Accelerating Modeshift was the subject of a workshop for Councillors last Friday. Please see this post about Pt Chevalier’s Traffic today.
In line with our Transition Town goals of encouraging the use of lower-carbon transport modes Transition Town Point Chevalier has become a supporter of the Healthy Streets Alliance.
You can learn more about the Healthy Streets concept here and see the video of Lucy Saunders talking in Auckland about the subject here. The group is also aiming to promote safer speeds, Vision Zero, the work of health academic alliance, Healthy Auckland Together, and Neighbourhoods for Active Kids. Essentially, the group is looking to promote the benefits of having safe, low-speed, low-traffic, well-designed city environments so people can live active, healthy lives in their communities.
The speed limit bylaw consultation is a really important step to bringing a healthier, lower carbon transport network to Auckland, where it’ll be much more appealing to Aucklanders to actively move around our city.
With so much bad information circulating about the consultation speeds, I thought you might be interested in watching this inspiring video from AT. Their myths and misconceptions page is really good.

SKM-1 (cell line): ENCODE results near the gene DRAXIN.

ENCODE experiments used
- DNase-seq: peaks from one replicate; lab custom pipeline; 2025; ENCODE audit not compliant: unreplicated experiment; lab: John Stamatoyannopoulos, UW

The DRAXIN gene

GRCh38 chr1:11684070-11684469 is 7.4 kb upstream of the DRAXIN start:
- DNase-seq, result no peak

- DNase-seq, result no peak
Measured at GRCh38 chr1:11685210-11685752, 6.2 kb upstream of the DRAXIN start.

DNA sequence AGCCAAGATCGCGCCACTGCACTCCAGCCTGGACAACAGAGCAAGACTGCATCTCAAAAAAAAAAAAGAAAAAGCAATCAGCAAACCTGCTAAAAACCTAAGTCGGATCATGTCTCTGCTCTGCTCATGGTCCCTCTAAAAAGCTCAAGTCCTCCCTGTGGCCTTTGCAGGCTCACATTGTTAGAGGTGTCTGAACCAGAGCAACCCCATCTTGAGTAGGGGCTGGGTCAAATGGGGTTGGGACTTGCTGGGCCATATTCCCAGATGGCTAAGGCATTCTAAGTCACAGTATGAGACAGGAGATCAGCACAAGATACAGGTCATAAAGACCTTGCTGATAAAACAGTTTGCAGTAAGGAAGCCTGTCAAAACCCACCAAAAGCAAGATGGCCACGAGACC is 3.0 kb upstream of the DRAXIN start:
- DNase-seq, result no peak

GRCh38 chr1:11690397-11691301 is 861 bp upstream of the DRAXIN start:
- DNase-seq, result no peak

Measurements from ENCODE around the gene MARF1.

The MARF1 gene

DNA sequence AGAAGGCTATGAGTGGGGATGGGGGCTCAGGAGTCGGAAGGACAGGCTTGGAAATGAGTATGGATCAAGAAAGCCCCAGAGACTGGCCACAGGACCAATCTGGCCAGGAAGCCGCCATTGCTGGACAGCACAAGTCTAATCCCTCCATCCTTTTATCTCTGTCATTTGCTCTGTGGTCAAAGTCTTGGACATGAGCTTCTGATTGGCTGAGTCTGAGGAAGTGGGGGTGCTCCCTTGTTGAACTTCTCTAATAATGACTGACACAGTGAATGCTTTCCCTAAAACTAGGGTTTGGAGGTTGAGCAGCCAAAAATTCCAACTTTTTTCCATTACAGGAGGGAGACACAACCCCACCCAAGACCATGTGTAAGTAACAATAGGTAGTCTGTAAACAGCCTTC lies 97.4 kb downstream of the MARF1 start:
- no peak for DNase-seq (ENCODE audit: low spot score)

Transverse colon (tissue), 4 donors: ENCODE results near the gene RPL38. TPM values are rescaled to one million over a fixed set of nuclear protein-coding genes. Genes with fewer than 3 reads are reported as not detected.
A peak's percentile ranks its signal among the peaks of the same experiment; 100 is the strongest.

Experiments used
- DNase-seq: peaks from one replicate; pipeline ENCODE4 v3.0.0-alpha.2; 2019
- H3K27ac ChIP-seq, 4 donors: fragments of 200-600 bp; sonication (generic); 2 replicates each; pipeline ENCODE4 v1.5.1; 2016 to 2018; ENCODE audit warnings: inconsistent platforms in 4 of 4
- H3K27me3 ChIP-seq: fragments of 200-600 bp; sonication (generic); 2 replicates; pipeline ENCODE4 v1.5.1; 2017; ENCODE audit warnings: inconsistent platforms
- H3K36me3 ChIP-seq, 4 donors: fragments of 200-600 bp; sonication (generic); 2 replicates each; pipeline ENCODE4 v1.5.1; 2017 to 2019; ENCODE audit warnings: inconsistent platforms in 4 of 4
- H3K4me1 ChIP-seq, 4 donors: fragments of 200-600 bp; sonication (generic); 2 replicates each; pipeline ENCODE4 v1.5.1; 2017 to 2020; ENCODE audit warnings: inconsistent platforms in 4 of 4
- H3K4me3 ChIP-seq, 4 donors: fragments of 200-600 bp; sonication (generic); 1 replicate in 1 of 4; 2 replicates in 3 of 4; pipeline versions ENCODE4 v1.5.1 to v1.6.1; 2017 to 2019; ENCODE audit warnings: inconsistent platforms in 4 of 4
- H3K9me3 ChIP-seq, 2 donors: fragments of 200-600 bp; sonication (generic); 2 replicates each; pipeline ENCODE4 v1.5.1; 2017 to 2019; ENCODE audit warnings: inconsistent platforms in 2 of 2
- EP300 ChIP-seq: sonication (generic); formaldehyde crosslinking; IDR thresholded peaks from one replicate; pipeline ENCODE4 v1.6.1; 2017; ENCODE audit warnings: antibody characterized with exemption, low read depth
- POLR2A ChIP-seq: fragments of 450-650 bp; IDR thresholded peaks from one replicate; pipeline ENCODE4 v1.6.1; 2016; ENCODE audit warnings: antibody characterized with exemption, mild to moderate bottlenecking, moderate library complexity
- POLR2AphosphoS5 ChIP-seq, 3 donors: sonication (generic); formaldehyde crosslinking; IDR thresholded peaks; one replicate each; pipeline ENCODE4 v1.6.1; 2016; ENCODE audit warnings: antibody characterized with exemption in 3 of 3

If you’re following the damaging position the AA has taken on the subject, my post in Greater Auckland today discusses the survey they are trying to use to strengthen their position. There’s much more on that subject to come.
There’s a Back-to-school Biking Bee – 23rd February, coming to our community garden!
The event is free but cyclists need to register here: https://www.eventbrite.com/e/back-to-school-biking-bee-tickets-55306023806
The EU has calculated its subsidy to driving is €500 billion per year.
Also, even at the current low rates of walking and cycling due to unpleasant traffic environments:
“Due to positive health effects, cycling is an external benefit worth €24 billion per year and walking €66 billion per year.”
In NZ, the subsidy to driving per capita will be significantly higher than it is in Europe due to our sprawl and high car dependency.
This information could be useful when you are face-to-face with regressive car dependent people complaining about spending money on cycleways or arguing against the changes to our systems that would boost cycling numbers, such as 30 km/hr speeds. Cycleways give us a return on investment. Roads are what cost too much.
A couple of good articles showing that we are right to push for cycleways and better walking amenity as an important way to reduce carbon emissions. Transport carbon emissions are big, and the easiest thing to target while also improving our lifestyle and health.